The main advantage of conventional flow-through flaps is their ability to provide sufficient perfusion to the distal tissues, as they involve the anastomosis of a free flap with a vascular pedicle to both the proximal and distal ends. Therefore, flow-through flaps are mostly used when vascular reconstruction is needed along with soft tissue coverage. There are many reports regarding situations of severe trauma where flow-through flaps have prevented amputations both in the lower and upper extremities [4,5]. They can also be applied in cases requiring multiple flaps to connect sequentially to a second flap. The ALT flap is an ideal flow-through flap, as we can easily dissect and harvest the distal vascular stump for additional anastomosis during flap harvest. The descending branch of the lateral circumflex femoral artery generally has a large diameter; therefore, linking two ALT flaps in a flow-through pattern as a chimeric flap requires easier microanastomosis in shallow and wide microsurgical fields. Furthermore, additional surgical procedures, such as vascular grafts, which cause prolonged operation times and heightened complications, are not needed. As a result, the use of flow-through bilateral ALT flaps is deemed a highly effective option for extensive defect coverage.
We also considered the means of anesthesia for elderly patients who require longer operative times. Negative perceptions of elderly patients with reduced physiological reserves, multiple medical issues, and slower wound healing rates than younger individuals may pose challenges for reconstructive surgeons [6,7]. Additionally, elderly patients exhibit heightened sensitivity to anesthetic drugs, as well as an increased risk of respiratory and cardiac complications and cognitive dysfunction during the postoperative period. Therefore, we utilized combined spinal-epidural anesthesia, which has been shown to offer significant benefits over general anesthesia. These benefits include improved cardiac and respiratory stabilization, prolonged anesthesia duration, and expedited mobilization [8,9]. In free flap surgery, spinal-epidural anesthesia is known to increase the arterial maximal flow velocity of the free flap and decrease postoperative pain and opioid requirements [10].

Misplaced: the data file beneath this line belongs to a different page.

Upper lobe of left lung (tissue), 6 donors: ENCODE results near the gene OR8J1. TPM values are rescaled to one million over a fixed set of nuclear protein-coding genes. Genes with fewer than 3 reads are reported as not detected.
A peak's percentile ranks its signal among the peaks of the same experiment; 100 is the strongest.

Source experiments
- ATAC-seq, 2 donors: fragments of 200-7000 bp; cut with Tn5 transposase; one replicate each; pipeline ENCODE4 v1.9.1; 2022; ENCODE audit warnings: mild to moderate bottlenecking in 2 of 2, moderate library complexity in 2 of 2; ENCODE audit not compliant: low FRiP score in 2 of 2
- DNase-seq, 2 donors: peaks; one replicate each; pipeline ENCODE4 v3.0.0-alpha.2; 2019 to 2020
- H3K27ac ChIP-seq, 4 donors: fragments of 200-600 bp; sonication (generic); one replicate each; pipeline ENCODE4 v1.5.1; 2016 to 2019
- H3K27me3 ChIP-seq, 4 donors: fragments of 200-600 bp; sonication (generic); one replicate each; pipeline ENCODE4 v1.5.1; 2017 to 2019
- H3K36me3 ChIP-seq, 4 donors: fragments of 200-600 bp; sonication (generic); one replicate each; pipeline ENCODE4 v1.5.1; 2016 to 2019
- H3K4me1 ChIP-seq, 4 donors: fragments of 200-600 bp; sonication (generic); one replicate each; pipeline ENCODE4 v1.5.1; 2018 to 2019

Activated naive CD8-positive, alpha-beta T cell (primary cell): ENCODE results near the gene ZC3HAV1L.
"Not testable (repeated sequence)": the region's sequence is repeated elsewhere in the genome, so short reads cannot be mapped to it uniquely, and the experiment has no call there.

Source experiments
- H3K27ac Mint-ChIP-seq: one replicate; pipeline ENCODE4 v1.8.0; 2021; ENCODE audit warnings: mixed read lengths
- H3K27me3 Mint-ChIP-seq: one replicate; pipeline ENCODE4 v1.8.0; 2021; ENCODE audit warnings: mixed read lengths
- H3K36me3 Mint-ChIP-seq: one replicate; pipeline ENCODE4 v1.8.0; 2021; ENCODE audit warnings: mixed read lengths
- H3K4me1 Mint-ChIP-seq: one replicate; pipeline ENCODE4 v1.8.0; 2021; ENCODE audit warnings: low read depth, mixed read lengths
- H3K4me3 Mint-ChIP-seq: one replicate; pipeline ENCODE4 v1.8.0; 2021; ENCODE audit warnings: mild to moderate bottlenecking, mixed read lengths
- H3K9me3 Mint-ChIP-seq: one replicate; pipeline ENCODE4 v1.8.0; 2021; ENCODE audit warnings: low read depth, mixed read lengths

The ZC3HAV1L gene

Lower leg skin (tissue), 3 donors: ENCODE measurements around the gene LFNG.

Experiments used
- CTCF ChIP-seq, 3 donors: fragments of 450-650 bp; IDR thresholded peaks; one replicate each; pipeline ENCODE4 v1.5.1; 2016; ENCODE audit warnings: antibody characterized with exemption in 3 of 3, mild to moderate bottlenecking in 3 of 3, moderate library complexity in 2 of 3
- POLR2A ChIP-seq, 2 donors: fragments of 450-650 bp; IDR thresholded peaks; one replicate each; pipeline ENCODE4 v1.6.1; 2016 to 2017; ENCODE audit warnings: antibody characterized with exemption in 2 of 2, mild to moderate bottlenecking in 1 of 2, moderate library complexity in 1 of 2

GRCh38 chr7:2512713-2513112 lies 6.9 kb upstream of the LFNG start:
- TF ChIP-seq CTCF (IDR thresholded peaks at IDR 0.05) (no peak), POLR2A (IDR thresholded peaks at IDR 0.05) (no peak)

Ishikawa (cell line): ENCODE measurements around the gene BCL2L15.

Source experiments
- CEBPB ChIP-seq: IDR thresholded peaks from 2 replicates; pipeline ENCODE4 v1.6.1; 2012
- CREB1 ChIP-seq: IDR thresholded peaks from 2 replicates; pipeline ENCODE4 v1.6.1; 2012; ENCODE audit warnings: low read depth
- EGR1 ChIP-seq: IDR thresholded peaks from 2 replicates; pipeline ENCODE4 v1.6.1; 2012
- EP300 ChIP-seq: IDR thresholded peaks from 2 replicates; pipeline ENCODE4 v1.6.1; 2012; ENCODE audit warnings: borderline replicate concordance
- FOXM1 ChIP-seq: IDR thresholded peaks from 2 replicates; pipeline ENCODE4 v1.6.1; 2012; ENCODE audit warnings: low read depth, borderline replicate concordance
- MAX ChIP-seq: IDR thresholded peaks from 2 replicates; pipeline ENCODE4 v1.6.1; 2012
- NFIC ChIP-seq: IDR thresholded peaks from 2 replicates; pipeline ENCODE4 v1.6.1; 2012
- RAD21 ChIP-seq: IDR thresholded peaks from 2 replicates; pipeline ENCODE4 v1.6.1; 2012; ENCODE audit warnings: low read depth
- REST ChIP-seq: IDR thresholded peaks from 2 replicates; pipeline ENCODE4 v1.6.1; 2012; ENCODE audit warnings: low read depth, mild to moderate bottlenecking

In conclusion, a two-team approach under spinal-epidural anesthesia can minimize operative time, resulting in minimal patient morbidity. In cases of extensive defects where multiple flaps are required for coverage, utilizing flow-through-pattern chimeric free flaps can save operative time with minimal dissection of the recipient’s vessels and easier micro anastomoses.

Conflicts of interest

The authors have nothing to disclose.



This work was supported by the Soonchunhyang University Research Fund and a grant from the Basic Science Research Program through the National Research Foundation (NRF) of Korea (2022R1I1A3071416).

Fig. 1.
Preoperative clinical photograph of a very large Marjolin’s ulcer on the left lower leg of the patient that developed due to a bomb blast injury 60 years ago.
Fig. 2.
(A) An immediate postoperative photograph of bilateral anterolateral thigh free flap reconstruction in a flow-through pattern. (B) Postoperative computed tomography angiography showing the anastomosis site on the posterior tibial artery (white arrow), the turbocharged site of the first anterolateral thigh (ALT) flap (blue arrow), and the anastomosis site of the first and second ALT flaps (yellow arrow).
Fig. 3.
Clinical photograph of the patient at 3 years postoperatively.